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Dr. Keith Smigiel is a regenerative medicine physician and pain management specialist. He takes an integrative approach to medicine, focusing on customized solutions tailored to individual needs. Using advanced, non-surgical treatments, Dr. Smigiel stimulates your body’s ability to naturally heal itself.

Dr. Smigiel helps people suffering from conditions such as chronic pain and erectile dysfunction, to hair loss and weight gain. Combining treatments such as PRP Therapy, Ozone, Neural Prolotherapy, and IV Infusions with functional rehabilitation, he helps you look and feel better.

He heals the body, instead of just treating the symptoms!

With his professional qualifications as a certified family nurse practitioner, a doctor of chiropractic, and a fellow of the International Academy of Medical Acupuncture, Dr. Smigiel offers patients comprehensive care from a broad perspective of conventional and alternative medicine. He also has extensive experience in functional rehabilitation and chronic pain management.

Dr. Smigiel is married to Angela and has two children, Sophia and Larz. When he’s not busy helping patients, he enjoys hiking, mountain biking, motocross, and boating.

About Dr. James Kneller, M.D., Ph.D., FHRS

Dr. James Kneller, M.D., Ph.D., FHRS

Dr. James Kneller is one of the nation’s leading heart rhythm specialists. Dr. Kneller is certified by the American Board of Internal Medicine (ABIM) in Clinical Cardiac Electrophysiology, Cardiovascular Disease, and Internal Medicine.

As a Fellow of the Heart Rhythm Society (FHRS) and Certified Cardiac Device Specialist (CCDS), Kneller provides comprehensive patient care, combining best medical practice with invasive procedures using state-of-the-art technologies to treat heart rhythm disorders.

Beyond guideline-directed therapies, Kneller is passionate about optimized personal health. With a deep interest in complimentary alternative medicine (CAM), he strives to reduce the need for pharmaceuticals, invasive procedures, and exposure to harmful radiation. With Natural Heart Doctor, he strives to help each and every client to Live Well, Eat Well, and Think Well to attain their 100-year heart!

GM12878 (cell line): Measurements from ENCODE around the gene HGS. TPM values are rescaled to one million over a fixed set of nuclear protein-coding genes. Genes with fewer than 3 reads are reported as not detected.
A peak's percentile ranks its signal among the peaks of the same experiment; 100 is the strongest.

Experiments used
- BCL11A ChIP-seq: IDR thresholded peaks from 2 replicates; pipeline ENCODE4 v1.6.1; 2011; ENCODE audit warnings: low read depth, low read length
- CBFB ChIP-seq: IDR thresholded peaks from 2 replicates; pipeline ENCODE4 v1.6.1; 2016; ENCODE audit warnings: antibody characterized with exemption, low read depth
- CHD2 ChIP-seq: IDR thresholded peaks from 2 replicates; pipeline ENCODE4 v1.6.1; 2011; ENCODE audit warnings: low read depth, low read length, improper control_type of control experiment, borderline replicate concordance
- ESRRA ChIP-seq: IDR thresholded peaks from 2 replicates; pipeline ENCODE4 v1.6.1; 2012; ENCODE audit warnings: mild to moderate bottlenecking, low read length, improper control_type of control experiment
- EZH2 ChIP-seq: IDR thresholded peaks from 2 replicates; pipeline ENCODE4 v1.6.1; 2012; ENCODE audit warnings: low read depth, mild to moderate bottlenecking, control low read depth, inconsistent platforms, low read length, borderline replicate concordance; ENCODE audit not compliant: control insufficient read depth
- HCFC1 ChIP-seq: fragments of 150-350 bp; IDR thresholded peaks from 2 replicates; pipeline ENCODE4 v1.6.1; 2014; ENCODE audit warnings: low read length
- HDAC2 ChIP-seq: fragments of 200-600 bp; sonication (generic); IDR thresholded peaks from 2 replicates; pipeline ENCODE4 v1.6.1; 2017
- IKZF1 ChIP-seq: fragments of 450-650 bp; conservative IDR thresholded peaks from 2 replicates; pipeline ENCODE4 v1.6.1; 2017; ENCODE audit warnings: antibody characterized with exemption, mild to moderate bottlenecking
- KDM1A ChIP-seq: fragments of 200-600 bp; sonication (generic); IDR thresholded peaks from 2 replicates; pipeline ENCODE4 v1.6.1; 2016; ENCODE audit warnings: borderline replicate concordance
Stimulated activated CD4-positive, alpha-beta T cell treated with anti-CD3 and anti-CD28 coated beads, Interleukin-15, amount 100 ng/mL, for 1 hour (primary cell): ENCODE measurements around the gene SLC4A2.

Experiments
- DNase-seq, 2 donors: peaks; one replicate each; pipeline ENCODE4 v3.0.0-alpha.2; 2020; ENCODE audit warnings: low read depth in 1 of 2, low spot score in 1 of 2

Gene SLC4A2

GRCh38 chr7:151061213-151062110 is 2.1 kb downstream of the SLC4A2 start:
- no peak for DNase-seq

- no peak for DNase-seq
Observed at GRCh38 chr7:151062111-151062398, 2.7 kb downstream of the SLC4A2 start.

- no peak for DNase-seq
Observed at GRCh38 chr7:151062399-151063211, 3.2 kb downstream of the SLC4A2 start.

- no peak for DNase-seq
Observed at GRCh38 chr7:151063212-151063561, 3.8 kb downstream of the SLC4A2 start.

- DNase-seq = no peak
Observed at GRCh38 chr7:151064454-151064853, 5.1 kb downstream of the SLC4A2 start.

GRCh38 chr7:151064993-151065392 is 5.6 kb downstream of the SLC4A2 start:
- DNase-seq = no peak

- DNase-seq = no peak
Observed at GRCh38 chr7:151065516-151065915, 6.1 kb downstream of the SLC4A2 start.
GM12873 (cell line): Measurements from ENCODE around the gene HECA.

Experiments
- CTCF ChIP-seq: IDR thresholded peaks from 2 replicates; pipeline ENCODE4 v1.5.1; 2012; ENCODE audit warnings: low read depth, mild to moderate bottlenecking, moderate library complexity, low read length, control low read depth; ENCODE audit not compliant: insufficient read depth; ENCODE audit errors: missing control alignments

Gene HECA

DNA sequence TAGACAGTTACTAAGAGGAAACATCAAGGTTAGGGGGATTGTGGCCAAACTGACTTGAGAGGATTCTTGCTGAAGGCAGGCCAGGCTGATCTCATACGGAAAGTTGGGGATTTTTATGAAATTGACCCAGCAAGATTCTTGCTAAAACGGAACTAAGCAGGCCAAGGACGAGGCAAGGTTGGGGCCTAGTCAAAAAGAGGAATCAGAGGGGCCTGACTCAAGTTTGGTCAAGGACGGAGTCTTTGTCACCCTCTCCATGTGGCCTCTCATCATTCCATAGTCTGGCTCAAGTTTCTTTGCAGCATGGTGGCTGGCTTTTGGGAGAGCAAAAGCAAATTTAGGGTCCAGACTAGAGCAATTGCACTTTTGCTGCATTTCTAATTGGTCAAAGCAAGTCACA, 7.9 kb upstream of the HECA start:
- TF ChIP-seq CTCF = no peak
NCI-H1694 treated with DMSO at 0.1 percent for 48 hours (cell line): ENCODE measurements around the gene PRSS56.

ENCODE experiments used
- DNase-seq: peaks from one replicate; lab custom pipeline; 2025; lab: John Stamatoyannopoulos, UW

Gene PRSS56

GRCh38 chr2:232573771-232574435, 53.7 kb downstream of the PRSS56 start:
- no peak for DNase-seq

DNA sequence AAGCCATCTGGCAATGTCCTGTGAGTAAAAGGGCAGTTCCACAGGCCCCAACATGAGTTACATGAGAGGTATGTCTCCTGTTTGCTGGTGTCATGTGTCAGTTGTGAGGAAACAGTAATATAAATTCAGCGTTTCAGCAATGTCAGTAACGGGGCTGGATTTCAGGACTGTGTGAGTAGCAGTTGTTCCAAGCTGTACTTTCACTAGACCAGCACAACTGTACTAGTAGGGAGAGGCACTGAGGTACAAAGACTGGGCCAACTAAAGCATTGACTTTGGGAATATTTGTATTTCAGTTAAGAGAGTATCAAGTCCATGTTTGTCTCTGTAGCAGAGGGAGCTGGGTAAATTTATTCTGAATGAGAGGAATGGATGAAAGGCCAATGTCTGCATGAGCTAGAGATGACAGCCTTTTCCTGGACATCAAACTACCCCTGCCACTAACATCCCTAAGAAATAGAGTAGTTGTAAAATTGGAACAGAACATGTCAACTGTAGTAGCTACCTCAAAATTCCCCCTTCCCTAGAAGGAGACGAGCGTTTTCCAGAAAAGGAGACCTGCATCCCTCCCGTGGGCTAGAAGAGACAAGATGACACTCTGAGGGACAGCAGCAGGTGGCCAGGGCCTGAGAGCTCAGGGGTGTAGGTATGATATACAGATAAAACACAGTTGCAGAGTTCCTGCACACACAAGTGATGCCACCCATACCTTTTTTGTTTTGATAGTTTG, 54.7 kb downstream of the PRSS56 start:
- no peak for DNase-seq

About Dr. Lauren Lattanza NMD, FACC

Dr. Lattanza Office Visit with Patient

As a Naturopathic Physician, I am trained to treat the whole person and get to the root cause of disease.

I went to Arizona State University where I graduated with a bachelor’s degree in psychology with a depth in physiology and minor in Spanish. After my undergraduate degree I was working on prerequisite classes towards medical school, which is when I came to learn that my values identified best with the principles of naturopathic medicine. I knew that I wanted to help patients identify the causes of disease and be able to offer treatments which would improve their health rather than simply treating symptoms.

I dedicated the next 4 years to the Southwest College of Naturopathic Medicine in Tempe, Arizona where I attained my Doctorate of Naturopathic Medicine. I served as Class President all 4 years, Board of Trustees – Student Trustee, spoke as the Club President for our branch of Toastmasters, and was voted by my peers and attending physicians to earn the Outstanding Leadership Award for the Class of 2020. Throughout medical school I took it upon myself to work alongside MDs, DOs, chiropractors, and functional medicine practitioners in addition to naturopathic physicians.